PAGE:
Is our children learning?
Many of the students graduated without knowing how to sift fact from opinion, make a clear written argument or objectively review conflicting reports of a situation or event, according to New York University sociologist Richard Arum, lead author of the study. The students, for example, couldn't determine the cause of an increase in neighborhood crime or how best to respond without being swayed by emotional testimony and political spin.
No problem, just get a job with the NY Times.
But let's see, could it be because this "critical thinking" approach to education was used in elementary schools for years to dumb down and disparage actually learning basic math, science and reading skills? Could that be it? Could it be outcome-based education?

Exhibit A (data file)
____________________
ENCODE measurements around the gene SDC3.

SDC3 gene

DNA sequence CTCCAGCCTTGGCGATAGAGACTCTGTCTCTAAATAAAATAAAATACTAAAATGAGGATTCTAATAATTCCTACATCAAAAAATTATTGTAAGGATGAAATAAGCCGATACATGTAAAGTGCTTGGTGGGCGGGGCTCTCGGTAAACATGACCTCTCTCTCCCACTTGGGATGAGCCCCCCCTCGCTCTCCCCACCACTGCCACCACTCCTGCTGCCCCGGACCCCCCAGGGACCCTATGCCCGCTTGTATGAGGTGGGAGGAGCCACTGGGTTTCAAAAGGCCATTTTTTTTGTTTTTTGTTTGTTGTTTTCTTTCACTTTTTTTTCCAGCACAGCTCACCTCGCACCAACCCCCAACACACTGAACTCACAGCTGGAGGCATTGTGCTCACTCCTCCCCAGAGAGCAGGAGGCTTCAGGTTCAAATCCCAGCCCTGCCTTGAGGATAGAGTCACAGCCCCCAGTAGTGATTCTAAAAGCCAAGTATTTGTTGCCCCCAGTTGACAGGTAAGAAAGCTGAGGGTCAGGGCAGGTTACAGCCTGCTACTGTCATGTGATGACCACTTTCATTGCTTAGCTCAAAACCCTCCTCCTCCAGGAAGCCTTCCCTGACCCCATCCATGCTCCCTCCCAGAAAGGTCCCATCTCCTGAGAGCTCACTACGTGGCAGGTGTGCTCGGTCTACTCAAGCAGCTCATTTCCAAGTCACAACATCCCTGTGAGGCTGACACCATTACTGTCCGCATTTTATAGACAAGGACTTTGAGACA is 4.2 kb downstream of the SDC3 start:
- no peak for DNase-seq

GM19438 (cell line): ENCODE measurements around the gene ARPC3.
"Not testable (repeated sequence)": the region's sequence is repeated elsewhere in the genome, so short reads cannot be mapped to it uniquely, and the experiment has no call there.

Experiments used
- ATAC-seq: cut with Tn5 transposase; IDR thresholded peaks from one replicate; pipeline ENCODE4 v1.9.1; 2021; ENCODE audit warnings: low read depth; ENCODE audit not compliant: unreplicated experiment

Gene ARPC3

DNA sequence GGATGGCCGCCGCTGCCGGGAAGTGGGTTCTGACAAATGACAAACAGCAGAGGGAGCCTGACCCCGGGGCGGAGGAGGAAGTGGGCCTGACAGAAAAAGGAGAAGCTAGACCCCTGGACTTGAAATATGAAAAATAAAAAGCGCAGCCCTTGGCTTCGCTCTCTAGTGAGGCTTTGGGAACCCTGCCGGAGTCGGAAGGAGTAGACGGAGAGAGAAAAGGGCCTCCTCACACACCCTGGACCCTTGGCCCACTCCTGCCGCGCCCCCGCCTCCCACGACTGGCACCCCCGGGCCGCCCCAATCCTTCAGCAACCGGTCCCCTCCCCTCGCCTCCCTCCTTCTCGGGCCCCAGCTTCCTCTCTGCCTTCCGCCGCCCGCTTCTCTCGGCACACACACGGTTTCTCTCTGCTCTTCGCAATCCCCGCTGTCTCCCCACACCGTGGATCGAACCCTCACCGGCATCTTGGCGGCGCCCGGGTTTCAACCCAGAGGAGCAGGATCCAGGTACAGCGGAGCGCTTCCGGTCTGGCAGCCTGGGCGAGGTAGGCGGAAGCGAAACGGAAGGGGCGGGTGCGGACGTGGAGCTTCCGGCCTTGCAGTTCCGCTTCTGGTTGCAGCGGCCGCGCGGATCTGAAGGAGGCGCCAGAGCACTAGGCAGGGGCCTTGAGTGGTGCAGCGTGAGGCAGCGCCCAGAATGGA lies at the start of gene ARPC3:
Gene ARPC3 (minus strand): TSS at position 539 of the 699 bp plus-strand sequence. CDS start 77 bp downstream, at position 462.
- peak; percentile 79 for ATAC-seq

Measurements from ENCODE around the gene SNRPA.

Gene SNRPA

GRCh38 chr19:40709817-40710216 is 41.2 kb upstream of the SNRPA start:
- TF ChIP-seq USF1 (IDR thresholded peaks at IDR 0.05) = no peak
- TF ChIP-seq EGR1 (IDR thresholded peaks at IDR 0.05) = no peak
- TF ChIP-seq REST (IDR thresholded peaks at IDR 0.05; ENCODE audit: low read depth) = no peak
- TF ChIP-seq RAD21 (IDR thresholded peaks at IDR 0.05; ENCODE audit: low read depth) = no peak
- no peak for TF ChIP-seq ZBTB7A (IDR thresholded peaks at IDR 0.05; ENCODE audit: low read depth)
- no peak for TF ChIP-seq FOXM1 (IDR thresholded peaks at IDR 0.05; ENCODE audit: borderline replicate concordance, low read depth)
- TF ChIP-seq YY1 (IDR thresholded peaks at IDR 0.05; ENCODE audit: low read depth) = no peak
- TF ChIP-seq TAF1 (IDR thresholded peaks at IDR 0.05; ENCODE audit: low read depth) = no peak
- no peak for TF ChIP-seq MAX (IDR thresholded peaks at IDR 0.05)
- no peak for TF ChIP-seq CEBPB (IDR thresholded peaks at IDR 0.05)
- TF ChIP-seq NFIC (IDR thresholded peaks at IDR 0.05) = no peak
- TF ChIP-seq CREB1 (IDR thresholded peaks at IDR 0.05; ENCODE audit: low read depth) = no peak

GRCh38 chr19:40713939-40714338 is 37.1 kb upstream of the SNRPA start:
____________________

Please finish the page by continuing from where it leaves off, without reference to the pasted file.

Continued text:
At some point students actually need to learn skills, not community organizing. How about actually thinking and questioning. That used to be the essence of a liberal arts education.
More. Ann Althouse on Howard Gardner. Count me a skeptic as well. Howard Gardner was big as "best practices" in our suburban elementary schools when my kids were inmates 15 years ago or so. While I think his approach had some value in highlighting how individuals learn differently, the main result was to let teachers and districts off the hook on testing, while renaming gym as kinetic wellness and justifying such impediments to learning as "math journals". A liberal arts approach to math that worked for no one.HT Memeorandum
--crossposted at Potluck